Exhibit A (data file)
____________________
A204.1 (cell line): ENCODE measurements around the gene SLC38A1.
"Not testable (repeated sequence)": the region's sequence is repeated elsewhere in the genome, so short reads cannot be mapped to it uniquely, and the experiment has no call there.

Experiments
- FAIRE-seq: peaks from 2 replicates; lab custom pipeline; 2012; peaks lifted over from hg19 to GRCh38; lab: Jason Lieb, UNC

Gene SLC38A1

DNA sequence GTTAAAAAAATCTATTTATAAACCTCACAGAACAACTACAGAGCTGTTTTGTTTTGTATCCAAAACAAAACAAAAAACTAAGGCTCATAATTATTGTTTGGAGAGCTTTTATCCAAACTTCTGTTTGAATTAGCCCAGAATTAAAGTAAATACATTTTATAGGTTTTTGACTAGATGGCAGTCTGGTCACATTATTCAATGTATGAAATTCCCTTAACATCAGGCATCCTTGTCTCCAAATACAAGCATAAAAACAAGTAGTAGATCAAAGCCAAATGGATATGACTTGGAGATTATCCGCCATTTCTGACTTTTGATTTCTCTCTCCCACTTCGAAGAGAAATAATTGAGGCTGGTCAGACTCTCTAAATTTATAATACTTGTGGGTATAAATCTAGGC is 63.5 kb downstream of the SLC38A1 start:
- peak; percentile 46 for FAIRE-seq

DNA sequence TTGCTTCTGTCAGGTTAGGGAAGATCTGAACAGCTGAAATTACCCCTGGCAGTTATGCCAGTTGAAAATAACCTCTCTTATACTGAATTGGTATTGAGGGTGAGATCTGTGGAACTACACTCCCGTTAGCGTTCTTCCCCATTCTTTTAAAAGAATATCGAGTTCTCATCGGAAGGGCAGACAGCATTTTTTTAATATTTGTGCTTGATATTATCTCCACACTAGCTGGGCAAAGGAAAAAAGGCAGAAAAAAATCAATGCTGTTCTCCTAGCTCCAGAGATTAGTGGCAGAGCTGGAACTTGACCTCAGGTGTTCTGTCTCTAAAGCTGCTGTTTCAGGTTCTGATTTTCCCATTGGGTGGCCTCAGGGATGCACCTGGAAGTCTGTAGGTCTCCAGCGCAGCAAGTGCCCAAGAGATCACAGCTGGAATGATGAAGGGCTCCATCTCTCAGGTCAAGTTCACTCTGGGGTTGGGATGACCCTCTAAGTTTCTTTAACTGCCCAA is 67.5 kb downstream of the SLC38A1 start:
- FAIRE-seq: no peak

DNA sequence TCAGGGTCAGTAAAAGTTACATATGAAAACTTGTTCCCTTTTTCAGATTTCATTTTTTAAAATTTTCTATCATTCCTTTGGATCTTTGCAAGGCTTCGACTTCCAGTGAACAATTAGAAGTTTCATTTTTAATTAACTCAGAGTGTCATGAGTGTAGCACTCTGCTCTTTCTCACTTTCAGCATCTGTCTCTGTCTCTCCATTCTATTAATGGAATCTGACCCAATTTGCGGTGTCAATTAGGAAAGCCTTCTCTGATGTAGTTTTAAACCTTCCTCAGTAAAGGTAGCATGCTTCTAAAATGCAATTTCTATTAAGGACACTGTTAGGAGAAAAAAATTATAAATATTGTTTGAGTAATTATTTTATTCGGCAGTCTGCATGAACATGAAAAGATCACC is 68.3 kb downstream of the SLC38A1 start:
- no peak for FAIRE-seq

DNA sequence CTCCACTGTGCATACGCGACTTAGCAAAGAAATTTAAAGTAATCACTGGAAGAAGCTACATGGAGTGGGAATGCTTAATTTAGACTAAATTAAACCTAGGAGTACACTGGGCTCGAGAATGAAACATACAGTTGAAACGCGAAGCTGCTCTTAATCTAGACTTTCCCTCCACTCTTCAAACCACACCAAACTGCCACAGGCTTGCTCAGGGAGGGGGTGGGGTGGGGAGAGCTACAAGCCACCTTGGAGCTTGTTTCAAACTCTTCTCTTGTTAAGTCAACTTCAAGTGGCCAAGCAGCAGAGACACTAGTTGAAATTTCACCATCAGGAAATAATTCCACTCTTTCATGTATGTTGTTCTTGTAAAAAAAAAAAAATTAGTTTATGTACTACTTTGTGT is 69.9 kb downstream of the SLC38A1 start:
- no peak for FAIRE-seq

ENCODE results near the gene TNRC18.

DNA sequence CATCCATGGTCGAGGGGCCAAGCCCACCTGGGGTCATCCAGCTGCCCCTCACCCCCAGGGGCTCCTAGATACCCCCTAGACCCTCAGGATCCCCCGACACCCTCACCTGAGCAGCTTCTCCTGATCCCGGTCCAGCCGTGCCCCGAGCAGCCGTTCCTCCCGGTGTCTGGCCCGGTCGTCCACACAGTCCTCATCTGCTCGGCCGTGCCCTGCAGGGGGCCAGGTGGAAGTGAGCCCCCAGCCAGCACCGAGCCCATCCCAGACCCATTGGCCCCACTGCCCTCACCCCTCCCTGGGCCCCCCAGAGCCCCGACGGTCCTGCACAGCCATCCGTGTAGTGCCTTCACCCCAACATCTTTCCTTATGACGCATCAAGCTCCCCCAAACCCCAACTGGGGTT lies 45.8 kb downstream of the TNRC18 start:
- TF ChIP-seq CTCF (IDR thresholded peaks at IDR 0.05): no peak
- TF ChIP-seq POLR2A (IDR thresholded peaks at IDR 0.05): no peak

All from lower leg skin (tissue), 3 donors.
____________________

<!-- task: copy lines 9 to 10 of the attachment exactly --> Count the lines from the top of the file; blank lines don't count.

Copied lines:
- FAIRE-seq: no peak

DNA sequence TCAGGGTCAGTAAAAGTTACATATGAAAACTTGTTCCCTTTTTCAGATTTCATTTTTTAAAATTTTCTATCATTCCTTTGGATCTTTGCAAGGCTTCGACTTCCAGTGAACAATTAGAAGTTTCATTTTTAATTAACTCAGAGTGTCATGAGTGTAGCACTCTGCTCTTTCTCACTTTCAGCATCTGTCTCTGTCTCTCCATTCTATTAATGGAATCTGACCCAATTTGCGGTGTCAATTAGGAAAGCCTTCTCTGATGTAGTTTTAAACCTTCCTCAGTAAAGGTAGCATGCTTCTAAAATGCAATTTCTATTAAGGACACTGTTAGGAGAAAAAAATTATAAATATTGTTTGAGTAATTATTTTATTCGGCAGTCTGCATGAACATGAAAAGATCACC is 68.3 kb downstream of the SLC38A1 start: